Friday, October 13, 2006

Judaism: Not A Race

I know that at times it seems as if I define Judaism in the broadest possible terms: religion, culture, ethnicity, nationality. One term I do not use to define Judaism is as a race. I have several reasons for this stance, the least of which is that it irks me when people claim that Jewish in-marriage is equivalent to racism. Although I am tempted, I won’t address the controversy over whether race exists or if it is simply a social construct; the debate over the genetic existence of race does inform my views on the racial status of Judaism, however. Typically, any genetic difference discerned from genetic testing distinguishes groups according to geographic origin (Does Race Exist, Scientific American, December 2003). Genetic analysis studies from Stanford and the University of Utah indicate, “The groups easiest to resolve were those that were widely separated from one another geographically. Such samples maximize the genetic variation among groups.” The authors urge caution in attempting to use this analysis to distinguish between groups whose “ancestors have historically interbred with multiple populations.” Bamshad and Olson use the southern Indian population as an example, but the Diasporic Jewish populations also fall into this category.

Given these set of parameters (that “racial” difference is a function of geographic location, instead of inherent differences between groups to be easily distinguished by differing facial and skin tone characteristics), the genetic variation between Mizrahi* Jews and Ashkenazi** Jews would parallel the genetic variation between Moroccans and Russians (which is to say, not much, but still a slight distinction). Ancestry is relevant for the risk of inheriting certain mutations and diseases, for example, so you should tell your doctor if you are Jewish, but these genetic markers are geographically based, so you would also have to tell your doctor that you’re of Eastern European descent for your background history to have any meaning. To the extent that Jews share diseases that non-Jews don’t tend to inherit, in-breeding and population isolation explain far more than race. The ghettoization of Jews for 1500 years resulted in genetic similarities within geographic regions for the same reason that other groups, isolated geographically by oceans or mountains, share greater genetic similarity within their group. The point of this science lecture is that to the extent that Jews may be described as a group with a common genetic heritage that characterization must be qualified by place of origin.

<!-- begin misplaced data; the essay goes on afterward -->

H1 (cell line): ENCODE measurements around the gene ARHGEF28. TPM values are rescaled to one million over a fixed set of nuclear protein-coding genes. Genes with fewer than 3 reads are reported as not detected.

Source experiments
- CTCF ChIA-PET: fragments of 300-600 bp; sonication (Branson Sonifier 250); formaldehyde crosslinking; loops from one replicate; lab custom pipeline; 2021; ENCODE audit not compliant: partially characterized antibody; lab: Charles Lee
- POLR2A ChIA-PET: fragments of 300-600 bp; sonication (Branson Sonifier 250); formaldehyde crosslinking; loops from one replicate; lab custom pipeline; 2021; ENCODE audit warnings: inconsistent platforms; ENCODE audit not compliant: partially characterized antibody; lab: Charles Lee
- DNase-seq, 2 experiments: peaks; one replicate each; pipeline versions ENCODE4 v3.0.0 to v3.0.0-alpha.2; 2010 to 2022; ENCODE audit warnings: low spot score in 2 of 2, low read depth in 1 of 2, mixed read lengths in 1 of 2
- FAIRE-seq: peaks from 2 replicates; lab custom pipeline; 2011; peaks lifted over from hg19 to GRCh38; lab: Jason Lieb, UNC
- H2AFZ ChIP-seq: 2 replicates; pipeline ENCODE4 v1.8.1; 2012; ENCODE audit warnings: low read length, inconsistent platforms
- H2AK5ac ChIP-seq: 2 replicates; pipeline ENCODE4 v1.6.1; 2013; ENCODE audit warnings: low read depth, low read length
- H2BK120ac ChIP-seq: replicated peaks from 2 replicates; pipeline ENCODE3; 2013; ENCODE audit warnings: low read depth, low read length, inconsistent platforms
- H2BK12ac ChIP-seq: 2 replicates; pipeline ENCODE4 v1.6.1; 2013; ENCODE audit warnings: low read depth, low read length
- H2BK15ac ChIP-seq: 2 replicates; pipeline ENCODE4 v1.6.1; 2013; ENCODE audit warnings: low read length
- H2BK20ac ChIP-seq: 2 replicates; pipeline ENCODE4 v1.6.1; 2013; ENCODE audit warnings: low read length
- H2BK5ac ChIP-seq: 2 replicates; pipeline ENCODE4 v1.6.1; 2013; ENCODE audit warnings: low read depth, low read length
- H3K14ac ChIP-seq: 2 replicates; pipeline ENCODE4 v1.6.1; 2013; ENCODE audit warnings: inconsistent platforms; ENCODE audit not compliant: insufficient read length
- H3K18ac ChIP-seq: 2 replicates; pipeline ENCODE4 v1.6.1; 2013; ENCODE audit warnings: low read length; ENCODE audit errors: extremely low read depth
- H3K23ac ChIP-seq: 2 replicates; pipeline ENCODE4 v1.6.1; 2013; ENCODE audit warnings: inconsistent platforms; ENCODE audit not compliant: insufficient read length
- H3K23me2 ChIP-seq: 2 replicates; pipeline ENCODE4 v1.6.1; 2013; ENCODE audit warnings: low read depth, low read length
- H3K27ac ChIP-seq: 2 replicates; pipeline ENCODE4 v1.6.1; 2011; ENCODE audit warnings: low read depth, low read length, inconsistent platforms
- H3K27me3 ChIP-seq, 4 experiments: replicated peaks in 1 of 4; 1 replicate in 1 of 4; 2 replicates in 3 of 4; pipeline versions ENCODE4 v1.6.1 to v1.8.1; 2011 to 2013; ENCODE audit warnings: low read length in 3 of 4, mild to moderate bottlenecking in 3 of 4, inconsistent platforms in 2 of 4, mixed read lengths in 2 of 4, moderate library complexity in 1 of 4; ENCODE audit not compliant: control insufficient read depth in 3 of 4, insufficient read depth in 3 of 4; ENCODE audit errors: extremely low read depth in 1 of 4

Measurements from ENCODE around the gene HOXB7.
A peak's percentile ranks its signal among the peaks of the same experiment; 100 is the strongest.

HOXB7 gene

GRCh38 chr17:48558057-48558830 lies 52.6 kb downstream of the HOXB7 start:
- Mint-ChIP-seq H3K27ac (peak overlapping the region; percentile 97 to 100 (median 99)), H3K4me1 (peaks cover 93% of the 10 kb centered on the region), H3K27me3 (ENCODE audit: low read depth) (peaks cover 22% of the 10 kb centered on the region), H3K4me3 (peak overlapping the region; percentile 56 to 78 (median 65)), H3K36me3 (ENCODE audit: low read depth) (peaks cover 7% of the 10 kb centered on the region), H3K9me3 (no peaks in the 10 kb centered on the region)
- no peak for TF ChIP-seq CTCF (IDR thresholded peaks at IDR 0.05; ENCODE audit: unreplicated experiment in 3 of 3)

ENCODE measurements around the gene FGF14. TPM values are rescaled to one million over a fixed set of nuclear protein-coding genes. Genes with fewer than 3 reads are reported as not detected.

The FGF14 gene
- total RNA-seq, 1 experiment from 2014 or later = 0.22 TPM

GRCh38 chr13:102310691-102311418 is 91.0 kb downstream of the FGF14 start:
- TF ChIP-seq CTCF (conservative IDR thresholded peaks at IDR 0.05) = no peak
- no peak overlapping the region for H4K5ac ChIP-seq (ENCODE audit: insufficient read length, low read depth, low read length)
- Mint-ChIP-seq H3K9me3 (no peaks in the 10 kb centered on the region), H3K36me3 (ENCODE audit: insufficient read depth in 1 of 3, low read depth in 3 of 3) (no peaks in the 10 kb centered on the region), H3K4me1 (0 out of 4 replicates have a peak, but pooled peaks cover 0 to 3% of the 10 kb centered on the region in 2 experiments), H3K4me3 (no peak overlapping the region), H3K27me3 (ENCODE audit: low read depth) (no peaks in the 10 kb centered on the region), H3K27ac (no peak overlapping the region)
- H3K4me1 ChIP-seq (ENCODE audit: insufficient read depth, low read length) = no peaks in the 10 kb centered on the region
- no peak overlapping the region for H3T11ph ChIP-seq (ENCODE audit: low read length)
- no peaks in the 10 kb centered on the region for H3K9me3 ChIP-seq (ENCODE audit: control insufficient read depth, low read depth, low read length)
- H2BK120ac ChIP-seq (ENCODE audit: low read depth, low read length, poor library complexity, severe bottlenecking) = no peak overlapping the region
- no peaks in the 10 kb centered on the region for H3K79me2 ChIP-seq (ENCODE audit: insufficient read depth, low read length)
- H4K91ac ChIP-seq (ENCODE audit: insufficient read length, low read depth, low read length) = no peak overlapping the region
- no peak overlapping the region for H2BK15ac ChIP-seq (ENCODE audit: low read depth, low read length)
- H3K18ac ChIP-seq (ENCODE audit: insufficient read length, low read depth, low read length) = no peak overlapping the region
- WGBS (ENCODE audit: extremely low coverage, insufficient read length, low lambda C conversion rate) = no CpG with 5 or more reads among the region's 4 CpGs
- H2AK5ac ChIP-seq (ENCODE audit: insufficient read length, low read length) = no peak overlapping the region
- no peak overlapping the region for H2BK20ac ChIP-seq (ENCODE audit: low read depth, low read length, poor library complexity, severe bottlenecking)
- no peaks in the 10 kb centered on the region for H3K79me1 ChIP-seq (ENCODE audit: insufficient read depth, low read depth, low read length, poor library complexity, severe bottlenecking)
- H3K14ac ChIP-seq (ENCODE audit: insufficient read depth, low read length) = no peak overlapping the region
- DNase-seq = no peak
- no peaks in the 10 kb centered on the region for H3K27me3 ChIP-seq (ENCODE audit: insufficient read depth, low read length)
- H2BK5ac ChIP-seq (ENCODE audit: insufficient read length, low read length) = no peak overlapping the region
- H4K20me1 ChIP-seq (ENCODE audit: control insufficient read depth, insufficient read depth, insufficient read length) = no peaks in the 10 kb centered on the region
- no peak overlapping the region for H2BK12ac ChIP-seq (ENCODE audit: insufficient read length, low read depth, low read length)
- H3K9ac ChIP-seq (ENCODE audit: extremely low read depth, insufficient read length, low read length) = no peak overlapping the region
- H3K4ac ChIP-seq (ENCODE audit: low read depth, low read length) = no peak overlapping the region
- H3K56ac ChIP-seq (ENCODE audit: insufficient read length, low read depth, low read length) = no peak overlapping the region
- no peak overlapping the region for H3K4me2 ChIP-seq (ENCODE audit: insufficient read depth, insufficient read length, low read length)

*Mizrahi are generally Jews from the Arab world and may occasionally be expanded to include Ethiopian Jewry (NB: the term Sephardi is often used incorrectly to describe Mizrahi Jews, when in fact Sephardi indicates Jews from Spain, alone; Sephardi also denotes religious practice, whereas Mizrahi is a an ethnic label.)

**Ashkenazi are European Jews, particularly those with ancestry in Eastern Europe

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